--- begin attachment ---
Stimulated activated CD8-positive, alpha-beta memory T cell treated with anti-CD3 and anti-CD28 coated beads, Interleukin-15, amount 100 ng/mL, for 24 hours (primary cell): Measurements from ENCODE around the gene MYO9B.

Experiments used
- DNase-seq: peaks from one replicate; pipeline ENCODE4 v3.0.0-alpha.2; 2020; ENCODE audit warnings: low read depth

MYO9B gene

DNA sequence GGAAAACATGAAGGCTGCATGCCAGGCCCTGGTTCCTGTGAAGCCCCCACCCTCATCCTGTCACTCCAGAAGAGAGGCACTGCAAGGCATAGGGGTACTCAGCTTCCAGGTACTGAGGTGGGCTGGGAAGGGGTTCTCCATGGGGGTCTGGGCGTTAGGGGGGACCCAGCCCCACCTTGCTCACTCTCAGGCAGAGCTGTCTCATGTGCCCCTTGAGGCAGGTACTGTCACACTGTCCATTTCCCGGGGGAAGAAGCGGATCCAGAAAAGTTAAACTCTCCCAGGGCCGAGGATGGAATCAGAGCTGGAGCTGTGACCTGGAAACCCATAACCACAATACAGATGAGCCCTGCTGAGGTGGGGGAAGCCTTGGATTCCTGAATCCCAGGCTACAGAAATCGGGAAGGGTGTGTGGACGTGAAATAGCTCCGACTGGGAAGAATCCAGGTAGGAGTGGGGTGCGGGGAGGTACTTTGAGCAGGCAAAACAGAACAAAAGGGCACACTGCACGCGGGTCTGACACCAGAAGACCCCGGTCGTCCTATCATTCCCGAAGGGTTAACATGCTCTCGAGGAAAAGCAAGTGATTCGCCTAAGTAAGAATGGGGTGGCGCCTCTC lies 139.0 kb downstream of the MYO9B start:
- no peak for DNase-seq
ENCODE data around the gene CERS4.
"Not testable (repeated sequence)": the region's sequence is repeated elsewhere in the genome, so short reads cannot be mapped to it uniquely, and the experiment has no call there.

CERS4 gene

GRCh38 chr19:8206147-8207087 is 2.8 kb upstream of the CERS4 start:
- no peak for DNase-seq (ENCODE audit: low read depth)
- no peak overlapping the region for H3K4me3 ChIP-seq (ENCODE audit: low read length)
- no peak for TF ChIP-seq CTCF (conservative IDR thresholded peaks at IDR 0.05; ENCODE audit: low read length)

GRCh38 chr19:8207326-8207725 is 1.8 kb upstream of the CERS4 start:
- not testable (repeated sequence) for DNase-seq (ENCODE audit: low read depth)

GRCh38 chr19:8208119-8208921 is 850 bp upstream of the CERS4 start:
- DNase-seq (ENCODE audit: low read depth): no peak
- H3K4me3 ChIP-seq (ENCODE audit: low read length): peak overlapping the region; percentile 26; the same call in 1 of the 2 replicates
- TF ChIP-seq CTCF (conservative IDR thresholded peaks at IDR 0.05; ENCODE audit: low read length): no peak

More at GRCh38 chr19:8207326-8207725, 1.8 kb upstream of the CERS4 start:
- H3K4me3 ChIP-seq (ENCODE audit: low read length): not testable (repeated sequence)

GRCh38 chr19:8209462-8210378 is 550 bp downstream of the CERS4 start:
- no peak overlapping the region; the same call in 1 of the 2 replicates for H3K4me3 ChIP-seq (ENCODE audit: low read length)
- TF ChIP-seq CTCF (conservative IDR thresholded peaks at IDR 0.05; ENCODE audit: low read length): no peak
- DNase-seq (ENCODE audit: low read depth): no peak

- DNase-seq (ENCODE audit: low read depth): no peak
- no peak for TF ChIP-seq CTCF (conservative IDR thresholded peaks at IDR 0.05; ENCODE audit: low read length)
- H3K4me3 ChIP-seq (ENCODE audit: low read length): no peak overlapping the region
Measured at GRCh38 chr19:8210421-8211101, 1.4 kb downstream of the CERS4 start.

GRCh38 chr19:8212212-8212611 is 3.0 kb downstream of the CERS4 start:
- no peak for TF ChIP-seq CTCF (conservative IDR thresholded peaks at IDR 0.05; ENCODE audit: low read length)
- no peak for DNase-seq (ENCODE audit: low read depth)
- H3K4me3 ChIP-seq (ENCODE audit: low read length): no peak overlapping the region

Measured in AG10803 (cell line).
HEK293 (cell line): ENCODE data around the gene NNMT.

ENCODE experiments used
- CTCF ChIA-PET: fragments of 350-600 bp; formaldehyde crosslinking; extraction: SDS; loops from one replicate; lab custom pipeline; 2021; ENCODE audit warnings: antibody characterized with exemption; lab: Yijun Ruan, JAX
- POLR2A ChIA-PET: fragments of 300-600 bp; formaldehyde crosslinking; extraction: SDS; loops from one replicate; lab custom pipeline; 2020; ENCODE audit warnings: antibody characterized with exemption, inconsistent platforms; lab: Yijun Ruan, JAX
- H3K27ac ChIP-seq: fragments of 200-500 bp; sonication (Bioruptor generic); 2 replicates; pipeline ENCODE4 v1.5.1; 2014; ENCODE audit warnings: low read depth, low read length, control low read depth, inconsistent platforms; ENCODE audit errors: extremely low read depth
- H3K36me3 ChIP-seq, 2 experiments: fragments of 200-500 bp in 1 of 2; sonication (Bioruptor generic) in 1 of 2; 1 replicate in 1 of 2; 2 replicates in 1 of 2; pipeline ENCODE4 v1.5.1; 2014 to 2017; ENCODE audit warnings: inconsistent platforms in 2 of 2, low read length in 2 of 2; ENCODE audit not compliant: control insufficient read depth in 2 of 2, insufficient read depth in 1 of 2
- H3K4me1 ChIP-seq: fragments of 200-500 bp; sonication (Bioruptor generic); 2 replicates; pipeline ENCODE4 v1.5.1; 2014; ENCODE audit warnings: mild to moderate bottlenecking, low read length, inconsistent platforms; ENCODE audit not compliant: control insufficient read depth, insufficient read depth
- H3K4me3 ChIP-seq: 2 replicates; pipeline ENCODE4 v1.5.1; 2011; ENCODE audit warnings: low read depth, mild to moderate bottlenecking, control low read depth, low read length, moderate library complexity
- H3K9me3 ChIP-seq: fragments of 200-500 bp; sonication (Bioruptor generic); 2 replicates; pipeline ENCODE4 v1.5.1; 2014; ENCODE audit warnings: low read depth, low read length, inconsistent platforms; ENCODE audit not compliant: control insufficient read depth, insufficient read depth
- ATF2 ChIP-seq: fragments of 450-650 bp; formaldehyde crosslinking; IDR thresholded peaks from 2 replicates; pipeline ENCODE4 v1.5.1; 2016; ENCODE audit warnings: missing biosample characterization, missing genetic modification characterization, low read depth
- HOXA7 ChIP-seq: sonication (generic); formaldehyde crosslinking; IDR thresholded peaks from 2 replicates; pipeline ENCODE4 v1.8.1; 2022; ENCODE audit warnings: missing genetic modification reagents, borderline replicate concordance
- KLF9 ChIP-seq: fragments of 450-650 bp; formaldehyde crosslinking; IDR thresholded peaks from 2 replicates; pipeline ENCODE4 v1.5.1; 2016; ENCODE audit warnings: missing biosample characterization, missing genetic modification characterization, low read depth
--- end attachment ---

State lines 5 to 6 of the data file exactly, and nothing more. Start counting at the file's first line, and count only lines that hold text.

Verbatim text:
DNA sequence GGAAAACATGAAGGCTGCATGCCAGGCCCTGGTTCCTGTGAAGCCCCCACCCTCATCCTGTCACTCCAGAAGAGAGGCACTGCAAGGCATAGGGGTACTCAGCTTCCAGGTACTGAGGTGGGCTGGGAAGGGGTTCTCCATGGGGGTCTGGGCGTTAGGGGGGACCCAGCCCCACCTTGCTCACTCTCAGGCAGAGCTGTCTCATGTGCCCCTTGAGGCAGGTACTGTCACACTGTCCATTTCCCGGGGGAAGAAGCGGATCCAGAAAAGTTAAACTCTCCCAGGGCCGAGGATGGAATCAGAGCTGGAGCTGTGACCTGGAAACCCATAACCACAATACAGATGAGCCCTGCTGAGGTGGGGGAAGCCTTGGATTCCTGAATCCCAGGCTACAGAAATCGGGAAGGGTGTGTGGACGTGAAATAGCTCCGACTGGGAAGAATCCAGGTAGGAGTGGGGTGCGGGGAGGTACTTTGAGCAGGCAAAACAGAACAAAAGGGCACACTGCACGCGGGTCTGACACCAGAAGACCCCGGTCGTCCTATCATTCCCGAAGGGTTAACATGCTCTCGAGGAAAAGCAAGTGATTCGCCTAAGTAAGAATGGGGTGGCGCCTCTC lies 139.0 kb downstream of the MYO9B start:
- no peak for DNase-seq